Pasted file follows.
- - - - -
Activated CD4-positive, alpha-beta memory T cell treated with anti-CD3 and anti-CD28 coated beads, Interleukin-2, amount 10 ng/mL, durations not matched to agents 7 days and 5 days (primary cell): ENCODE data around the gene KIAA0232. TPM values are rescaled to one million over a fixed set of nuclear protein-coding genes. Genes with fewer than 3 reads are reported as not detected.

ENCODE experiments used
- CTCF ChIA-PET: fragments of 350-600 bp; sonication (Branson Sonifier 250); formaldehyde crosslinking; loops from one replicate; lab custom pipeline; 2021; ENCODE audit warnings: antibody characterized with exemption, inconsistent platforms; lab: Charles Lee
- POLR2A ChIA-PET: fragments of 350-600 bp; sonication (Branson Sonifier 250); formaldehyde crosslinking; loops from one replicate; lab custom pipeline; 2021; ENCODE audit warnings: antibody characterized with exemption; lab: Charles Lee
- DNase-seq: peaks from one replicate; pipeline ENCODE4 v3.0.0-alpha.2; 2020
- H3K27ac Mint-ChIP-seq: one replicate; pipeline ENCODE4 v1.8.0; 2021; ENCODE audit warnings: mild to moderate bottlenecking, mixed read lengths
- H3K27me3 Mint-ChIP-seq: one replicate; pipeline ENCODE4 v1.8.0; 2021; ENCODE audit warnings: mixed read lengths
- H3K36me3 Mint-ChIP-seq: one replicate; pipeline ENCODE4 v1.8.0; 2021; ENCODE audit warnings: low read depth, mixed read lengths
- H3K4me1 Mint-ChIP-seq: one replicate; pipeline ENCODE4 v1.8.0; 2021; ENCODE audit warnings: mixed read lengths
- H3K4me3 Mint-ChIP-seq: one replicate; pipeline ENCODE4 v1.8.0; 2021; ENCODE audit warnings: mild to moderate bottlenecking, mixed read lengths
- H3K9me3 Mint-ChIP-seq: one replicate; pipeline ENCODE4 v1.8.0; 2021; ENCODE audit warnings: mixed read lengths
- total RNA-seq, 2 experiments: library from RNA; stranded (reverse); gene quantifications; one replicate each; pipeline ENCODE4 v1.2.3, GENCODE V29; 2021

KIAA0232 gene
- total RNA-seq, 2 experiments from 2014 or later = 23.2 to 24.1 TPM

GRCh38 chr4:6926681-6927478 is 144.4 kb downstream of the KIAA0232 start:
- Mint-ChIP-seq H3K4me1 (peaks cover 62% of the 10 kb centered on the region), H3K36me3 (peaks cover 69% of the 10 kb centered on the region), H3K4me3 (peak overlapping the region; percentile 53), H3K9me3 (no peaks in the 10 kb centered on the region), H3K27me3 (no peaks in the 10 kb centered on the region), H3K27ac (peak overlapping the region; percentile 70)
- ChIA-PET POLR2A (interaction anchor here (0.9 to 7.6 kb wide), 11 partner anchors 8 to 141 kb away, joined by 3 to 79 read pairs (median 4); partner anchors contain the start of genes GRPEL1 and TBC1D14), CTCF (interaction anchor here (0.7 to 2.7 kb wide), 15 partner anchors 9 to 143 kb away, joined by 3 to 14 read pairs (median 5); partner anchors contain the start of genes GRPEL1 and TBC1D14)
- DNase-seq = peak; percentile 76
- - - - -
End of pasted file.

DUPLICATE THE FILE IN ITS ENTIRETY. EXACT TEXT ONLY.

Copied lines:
Activated CD4-positive, alpha-beta memory T cell treated with anti-CD3 and anti-CD28 coated beads, Interleukin-2, amount 10 ng/mL, durations not matched to agents 7 days and 5 days (primary cell): ENCODE data around the gene KIAA0232. TPM values are rescaled to one million over a fixed set of nuclear protein-coding genes. Genes with fewer than 3 reads are reported as not detected.

ENCODE experiments used
- CTCF ChIA-PET: fragments of 350-600 bp; sonication (Branson Sonifier 250); formaldehyde crosslinking; loops from one replicate; lab custom pipeline; 2021; ENCODE audit warnings: antibody characterized with exemption, inconsistent platforms; lab: Charles Lee
- POLR2A ChIA-PET: fragments of 350-600 bp; sonication (Branson Sonifier 250); formaldehyde crosslinking; loops from one replicate; lab custom pipeline; 2021; ENCODE audit warnings: antibody characterized with exemption; lab: Charles Lee
- DNase-seq: peaks from one replicate; pipeline ENCODE4 v3.0.0-alpha.2; 2020
- H3K27ac Mint-ChIP-seq: one replicate; pipeline ENCODE4 v1.8.0; 2021; ENCODE audit warnings: mild to moderate bottlenecking, mixed read lengths
- H3K27me3 Mint-ChIP-seq: one replicate; pipeline ENCODE4 v1.8.0; 2021; ENCODE audit warnings: mixed read lengths
- H3K36me3 Mint-ChIP-seq: one replicate; pipeline ENCODE4 v1.8.0; 2021; ENCODE audit warnings: low read depth, mixed read lengths
- H3K4me1 Mint-ChIP-seq: one replicate; pipeline ENCODE4 v1.8.0; 2021; ENCODE audit warnings: mixed read lengths
- H3K4me3 Mint-ChIP-seq: one replicate; pipeline ENCODE4 v1.8.0; 2021; ENCODE audit warnings: mild to moderate bottlenecking, mixed read lengths
- H3K9me3 Mint-ChIP-seq: one replicate; pipeline ENCODE4 v1.8.0; 2021; ENCODE audit warnings: mixed read lengths
- total RNA-seq, 2 experiments: library from RNA; stranded (reverse); gene quantifications; one replicate each; pipeline ENCODE4 v1.2.3, GENCODE V29; 2021

KIAA0232 gene
- total RNA-seq, 2 experiments from 2014 or later = 23.2 to 24.1 TPM

GRCh38 chr4:6926681-6927478 is 144.4 kb downstream of the KIAA0232 start:
- Mint-ChIP-seq H3K4me1 (peaks cover 62% of the 10 kb centered on the region), H3K36me3 (peaks cover 69% of the 10 kb centered on the region), H3K4me3 (peak overlapping the region; percentile 53), H3K9me3 (no peaks in the 10 kb centered on the region), H3K27me3 (no peaks in the 10 kb centered on the region), H3K27ac (peak overlapping the region; percentile 70)
- ChIA-PET POLR2A (interaction anchor here (0.9 to 7.6 kb wide), 11 partner anchors 8 to 141 kb away, joined by 3 to 79 read pairs (median 4); partner anchors contain the start of genes GRPEL1 and TBC1D14), CTCF (interaction anchor here (0.7 to 2.7 kb wide), 15 partner anchors 9 to 143 kb away, joined by 3 to 14 read pairs (median 5); partner anchors contain the start of genes GRPEL1 and TBC1D14)
- DNase-seq = peak; percentile 76